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Chick-fil-A Protests: Fair or Fowl?

What do the crowds at Chick-fil-A mean?

The public often learns of a corporation's stance on gay issues, pro or con, when boycotts, picket lines, angry blogs and petitions make the news. There is usually a day or two flare up in the media and then it dies down.

Think Target, Doug Manchester’s Grand Hyatt in San Diego, JC Penney and Ellen Degeneres.

Chick-fil-A is different.

Chick-fil-A CEO Dan Cathy, a well-known Christian businessman (restaurants closed on Sundays) said in an interview with the Baptist Press, “We are very much supportive of the family — the biblical definition of the family unit.”

The usual trajectory would be: Company makes a statement or donation that offends Gays, Gay Rights activists and supporters protest Company, Company  either sticks by its guns or back pedals a bit; story dies.

This time around, mayors from Boston, San Francisco, Chicago and Pittsburgh stated publicly not just that they disagreed with a CEO's position, Mr. Cathy's, but that they would use their powers to block his restaurants from opening in their city.

That’s when this chicken story grew legs.

When a government penalizes the livelihood of its citizens for stating opinions they don’t agree with, we’re not in Kansas anymore. We’re in Beijing.

All of a sudden I care about this story. A lot.

I went to Chick-fil-A Monday expecting it to be dead and was stunned to see a completely full parking lot, drive-thru lines with cars backed up to Sports Arena Boulevard and a line out the door.

I parked, joined the line at the sidewalk outside the restaurant and by the time I entered the building, I asked people next to me in line, “Are you here for the chicken sandwiches or making a political statement?”

Here is what some people said:

Young woman, t-shirt, shorts, flip flops, long hair. “I am a Facebook addict and I have been dying to post messages about free speech but I have a lot of gay friends, some married, some wanting to be married, and I just don’t want to alienate them so I keep my mouth shut. But I had to do something, so I came here to quietly show my support of free speech.”

A middle-aged man: “This has nothing to do with gay rights and everything to do with free speech.”

A young man: “Just showing my support for free speech.”

I drove past the Chick-fil-A in Point Loma on Wednesday and saw twice as much traffic and people than I saw on Monday. The line went beyond the restaurant’s property line and almost to the AM PM Mini Market next door.

The news is reporting that on Wednesday, “Chick-fil-A Appreciation Day,” the chain grossed $100,000,000 in one day.

What to make of all this?

I am sensing a growing push-back from a large segment of the population against our government’s growing regulations and intrusions into our everyday lives.

When powerful US Mayors basically make a play to regulate and punish thought and speech, something snapped for a lot of people.

It will be very interesting to see how all these quiet activists vote on November 6th.

This post is contributed by a community member. The views expressed in this blog are those of the author and do not necessarily reflect those of Patch Media Corporation. Everyone is welcome to submit a post to Patch. If you'd like to post a blog, go here to get started.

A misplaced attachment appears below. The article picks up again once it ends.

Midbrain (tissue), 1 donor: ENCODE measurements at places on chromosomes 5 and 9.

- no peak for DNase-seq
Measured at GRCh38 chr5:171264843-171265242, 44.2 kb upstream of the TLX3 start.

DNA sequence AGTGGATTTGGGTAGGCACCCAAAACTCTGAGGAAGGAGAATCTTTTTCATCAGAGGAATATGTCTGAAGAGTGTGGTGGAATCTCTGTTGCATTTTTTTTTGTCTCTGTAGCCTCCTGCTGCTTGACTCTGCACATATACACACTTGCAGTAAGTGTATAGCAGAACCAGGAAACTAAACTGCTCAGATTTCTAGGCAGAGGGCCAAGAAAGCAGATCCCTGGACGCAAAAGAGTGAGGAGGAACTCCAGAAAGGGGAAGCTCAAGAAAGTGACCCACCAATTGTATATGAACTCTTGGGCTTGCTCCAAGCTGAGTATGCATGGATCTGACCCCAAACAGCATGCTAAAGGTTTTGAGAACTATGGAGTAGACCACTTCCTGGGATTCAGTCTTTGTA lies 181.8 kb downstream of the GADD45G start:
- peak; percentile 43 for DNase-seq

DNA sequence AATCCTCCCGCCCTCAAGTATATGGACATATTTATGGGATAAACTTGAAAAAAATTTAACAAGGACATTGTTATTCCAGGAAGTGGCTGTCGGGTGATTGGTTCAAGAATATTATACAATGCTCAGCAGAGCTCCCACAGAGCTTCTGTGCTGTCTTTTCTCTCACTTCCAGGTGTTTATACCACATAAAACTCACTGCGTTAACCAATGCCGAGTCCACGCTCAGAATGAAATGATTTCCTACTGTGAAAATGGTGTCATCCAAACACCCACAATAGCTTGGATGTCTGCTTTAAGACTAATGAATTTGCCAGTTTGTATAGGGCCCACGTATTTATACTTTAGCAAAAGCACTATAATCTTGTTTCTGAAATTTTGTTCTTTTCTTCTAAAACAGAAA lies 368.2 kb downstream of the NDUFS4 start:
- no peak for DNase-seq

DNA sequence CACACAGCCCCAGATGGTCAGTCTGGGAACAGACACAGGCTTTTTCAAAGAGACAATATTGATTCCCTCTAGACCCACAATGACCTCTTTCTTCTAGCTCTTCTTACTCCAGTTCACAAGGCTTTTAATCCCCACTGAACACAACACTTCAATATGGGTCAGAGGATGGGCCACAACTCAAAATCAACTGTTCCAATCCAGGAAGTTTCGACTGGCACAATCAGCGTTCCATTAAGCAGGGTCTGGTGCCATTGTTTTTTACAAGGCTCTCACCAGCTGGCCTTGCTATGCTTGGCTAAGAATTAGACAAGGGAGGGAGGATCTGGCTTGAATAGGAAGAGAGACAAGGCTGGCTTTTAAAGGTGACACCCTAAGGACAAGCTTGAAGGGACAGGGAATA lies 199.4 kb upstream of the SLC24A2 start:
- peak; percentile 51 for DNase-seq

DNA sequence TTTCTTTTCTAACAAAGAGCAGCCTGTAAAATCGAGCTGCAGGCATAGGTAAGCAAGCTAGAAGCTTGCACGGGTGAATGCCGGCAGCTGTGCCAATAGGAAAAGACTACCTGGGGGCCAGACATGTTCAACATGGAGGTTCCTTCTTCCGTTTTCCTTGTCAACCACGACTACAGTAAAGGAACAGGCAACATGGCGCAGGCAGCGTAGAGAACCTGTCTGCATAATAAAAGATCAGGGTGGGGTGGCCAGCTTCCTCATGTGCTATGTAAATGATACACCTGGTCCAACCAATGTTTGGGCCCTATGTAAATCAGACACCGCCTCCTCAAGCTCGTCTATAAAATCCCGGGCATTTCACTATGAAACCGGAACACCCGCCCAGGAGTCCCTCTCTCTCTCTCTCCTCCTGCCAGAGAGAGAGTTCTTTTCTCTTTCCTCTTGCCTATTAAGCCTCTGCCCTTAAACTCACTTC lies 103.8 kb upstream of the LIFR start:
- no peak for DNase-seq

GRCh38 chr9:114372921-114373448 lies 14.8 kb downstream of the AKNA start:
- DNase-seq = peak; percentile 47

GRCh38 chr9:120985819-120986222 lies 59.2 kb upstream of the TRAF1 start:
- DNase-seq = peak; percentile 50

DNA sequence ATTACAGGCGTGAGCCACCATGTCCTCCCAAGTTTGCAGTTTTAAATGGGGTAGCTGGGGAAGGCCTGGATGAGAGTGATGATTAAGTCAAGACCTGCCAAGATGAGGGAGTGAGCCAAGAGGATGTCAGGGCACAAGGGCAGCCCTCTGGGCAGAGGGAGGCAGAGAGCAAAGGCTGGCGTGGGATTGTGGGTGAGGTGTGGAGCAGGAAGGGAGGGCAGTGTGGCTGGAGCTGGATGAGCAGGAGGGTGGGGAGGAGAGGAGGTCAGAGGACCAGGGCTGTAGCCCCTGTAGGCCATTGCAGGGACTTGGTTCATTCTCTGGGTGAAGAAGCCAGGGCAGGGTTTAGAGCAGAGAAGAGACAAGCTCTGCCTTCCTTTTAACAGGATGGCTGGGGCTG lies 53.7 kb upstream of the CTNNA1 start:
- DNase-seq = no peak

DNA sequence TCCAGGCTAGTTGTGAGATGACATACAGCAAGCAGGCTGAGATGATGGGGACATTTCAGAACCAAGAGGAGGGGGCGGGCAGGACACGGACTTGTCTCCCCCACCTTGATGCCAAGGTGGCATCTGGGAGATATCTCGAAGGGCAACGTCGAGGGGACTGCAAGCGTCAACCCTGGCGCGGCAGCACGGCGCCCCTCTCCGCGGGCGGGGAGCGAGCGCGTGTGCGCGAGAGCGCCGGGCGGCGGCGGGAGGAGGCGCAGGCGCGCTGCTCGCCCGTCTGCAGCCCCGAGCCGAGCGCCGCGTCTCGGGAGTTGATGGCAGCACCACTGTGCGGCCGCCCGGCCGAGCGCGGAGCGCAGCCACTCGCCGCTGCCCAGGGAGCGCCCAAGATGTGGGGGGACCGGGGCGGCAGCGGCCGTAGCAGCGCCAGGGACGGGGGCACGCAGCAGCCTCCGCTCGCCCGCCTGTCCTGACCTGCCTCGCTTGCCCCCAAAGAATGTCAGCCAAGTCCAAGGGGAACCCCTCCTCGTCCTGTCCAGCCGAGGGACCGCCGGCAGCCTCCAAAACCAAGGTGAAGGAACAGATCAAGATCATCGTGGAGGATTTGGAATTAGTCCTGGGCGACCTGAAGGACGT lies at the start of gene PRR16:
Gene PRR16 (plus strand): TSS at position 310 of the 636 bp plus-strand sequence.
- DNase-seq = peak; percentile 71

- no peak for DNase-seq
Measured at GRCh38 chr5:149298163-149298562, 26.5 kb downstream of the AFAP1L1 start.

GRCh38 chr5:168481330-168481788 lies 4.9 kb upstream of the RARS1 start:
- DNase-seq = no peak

Batman August 13, 2012 at 11:28 PM
Mrs. Hemp, there is no heaven? No hell? No God? Did you "learn" this at a university? Like I told someone else on this post, you need to take your degree back to the university you got it from and demand a full refund, cuz you got screwed! But don't take it too hard, millions of people have been screwed by the education industry.
Komfort August 14, 2012 at 12:07 AM
Bible based bigot Obama tells us a story: "In December 1962, President Kennedy was asked by the Saturday Evening Post to submit his favorite quotation. A student not only of history, but also of literature, he chose a passage written by the poet Oliver Wendell Holmes, Sr., father of the Supreme Court justice. Mr. Holmes wrote: “I find the great things in this world -- is not so much where we stand, as in what direction we are moving: to reach the port of heaven, we must sail sometimes with the wind and sometimes against it -– but we must sail, and not drift, nor lie at anchor.” That, I think, captures well the daring, graceful spirit of the unfinished life we celebrate today; a life that inspires us and lights our way, as we sail on to the new frontiers of our own time. Thank you, God bless you, and may God bless this country that we love. Thank you" http://m.whitehouse.gov/the-press-office/2011/01/20/remarks-president-50th-anniversary-john-f-kennedys-inauguration Heaven?? What a loon.
Arbre August 14, 2012 at 01:50 AM
This about sums it up. http://bestnewyorkcomedy.com/tag/cartoon-editor-of-the-new-yorker/
Things I Learned August 14, 2012 at 01:56 AM
"Three generations of imbeciles are enough" --Oliver Wendell Holmes Jr.
Kevin George August 14, 2012 at 05:02 PM
@Summer, maybe if someone would have preached a little bit to your LGBT pot head friends they wouldn't have trashed Balboa Parks reflecting pool. http://www.sdgln.com/news/2012/08/13/fundraising-begins-after-water-fight-damages-lily-pond-balboa-park

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